RFC 5246, "The Transport Layer Security (TLS) Protocol Version 1.2", August 2008
Note: This RFC has been obsoleted by RFC 8446Source of RFC: tls (sec)
Errata ID: 3191
Publication Format(s) : TEXT
Reported By: Martin Rex
Date Reported: 2012-04-12
Rejected by: Sean Turner
Date Rejected: 2012-04-19
Section Meta-Data says:
Obsoletes: 3268, 4346, 4366 Updates: 4492
It should say:
"Obsoletes: 4366" is factually incorrect, because it is impossible to implement TLSv1.1 (rfc4346) or TLSv1.0(rfc2246) from the TLSv1.2 spec alone. (IPv6 does not obsolete IPv4 and HTTP/1.1 does not obsolete HTTP/1.0 either).
"Obsoletes: 4366" is factually incorrect, because some of the TLS extensions defined in rfc4366 do NOT appear in rfc5246 (and were updated by rfc6066). On top of that, in order to implement TLS extensions for TLSv1.0 or TLSv1.1, rfc4366 is indispensible, because it describes the necessary changes to the TLSv1.0 & TLSv1.1 PDUs, information that would be cumbersome to extract from rfc5246 compared to simply using rfc4366.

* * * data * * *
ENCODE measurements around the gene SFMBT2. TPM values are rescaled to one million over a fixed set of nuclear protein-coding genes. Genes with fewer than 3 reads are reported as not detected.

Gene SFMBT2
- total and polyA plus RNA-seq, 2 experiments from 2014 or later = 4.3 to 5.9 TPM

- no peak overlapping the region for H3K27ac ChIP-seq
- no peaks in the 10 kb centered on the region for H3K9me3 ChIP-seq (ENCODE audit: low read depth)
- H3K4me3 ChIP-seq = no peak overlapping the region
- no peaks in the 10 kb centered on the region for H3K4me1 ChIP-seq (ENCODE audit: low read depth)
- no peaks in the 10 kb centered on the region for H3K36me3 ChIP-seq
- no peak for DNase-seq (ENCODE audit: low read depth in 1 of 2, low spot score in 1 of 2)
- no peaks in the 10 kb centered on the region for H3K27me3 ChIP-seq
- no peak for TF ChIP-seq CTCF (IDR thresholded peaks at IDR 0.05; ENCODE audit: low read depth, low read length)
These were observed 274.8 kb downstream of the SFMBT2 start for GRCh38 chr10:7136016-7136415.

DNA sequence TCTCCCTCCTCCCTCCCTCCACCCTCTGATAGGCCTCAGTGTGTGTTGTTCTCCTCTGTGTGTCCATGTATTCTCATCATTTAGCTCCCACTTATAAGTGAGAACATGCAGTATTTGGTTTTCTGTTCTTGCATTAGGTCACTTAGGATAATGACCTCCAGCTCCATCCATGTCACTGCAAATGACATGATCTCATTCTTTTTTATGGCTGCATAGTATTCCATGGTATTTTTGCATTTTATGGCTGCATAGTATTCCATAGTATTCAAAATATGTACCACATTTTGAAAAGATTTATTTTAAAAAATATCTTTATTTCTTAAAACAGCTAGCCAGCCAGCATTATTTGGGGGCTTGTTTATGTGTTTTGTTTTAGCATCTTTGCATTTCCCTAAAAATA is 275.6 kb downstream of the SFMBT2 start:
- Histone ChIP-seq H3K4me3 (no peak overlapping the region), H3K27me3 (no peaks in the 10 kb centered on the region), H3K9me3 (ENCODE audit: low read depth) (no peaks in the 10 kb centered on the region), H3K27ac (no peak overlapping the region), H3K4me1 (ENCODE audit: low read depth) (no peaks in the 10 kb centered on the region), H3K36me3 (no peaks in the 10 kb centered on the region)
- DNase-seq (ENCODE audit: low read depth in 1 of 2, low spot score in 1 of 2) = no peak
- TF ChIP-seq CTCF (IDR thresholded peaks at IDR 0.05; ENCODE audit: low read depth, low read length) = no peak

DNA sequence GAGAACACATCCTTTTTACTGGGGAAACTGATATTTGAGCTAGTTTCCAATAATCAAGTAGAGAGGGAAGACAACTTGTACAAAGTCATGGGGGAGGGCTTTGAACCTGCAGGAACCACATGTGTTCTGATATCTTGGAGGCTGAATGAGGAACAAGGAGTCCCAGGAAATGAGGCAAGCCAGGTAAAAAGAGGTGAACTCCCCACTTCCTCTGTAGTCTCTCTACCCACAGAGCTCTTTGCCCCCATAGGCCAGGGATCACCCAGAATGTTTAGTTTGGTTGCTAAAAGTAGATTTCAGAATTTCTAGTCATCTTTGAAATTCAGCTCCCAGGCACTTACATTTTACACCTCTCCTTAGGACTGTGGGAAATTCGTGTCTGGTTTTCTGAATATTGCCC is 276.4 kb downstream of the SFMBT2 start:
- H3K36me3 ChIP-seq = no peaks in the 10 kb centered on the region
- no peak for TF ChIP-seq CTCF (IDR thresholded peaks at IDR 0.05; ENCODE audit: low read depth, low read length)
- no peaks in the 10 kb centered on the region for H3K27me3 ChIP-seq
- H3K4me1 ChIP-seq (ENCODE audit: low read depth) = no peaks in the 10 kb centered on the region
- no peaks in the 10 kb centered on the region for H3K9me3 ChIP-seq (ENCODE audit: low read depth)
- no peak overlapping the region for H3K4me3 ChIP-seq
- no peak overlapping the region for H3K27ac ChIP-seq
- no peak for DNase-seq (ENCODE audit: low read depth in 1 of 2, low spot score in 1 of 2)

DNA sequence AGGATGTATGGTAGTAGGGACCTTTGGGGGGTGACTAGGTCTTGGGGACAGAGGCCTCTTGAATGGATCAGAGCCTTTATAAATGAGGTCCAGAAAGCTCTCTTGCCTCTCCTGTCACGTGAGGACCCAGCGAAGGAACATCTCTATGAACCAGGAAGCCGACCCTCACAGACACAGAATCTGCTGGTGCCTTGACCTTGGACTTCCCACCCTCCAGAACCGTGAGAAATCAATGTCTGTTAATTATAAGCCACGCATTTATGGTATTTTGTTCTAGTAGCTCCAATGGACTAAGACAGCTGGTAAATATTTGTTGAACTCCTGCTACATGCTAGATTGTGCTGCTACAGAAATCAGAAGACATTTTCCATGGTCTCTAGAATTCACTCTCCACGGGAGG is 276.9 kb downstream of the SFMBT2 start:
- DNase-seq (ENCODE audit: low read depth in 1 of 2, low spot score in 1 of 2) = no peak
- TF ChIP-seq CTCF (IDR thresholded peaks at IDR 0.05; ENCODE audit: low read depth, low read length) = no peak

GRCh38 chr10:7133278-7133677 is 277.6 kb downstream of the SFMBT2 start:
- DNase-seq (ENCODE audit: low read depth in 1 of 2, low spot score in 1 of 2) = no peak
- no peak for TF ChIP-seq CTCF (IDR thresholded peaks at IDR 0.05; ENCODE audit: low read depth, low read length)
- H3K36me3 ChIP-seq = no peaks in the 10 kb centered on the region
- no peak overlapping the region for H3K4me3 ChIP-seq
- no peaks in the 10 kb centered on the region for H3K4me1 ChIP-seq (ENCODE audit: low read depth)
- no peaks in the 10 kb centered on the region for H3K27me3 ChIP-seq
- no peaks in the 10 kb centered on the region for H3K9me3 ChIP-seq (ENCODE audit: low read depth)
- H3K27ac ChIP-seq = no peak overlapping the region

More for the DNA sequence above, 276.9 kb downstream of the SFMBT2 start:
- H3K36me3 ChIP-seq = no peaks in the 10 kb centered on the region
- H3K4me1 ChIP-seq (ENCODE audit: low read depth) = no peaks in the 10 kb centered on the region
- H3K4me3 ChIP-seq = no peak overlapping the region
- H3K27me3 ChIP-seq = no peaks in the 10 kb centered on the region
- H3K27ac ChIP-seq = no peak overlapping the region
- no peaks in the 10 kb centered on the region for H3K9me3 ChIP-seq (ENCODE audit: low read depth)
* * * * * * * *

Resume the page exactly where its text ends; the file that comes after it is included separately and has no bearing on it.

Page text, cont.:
"Obsoletes: 3268" is factually incorrect, because 3268 is the document needed to implement the AES ciphersuites in implementations of TLS _prior_ to TLSv1.2,
such as TLSv1.0(rfc2246) and TLSv1.1(rfc4346), i.e. to add support for AES ciphersuites to an existing implementation of TLSv1.0, one would use TLSv1.0(rfc2246) plus rfc3268, rather than TLSv1.0 plus some undefined fragments of rfc5246.
If you're looking to implement TLS 1.1 or TLS 1.0 you should be looking in those earlier specifications not RFC 5246.
One RFC can be obsoleted by more than RFC.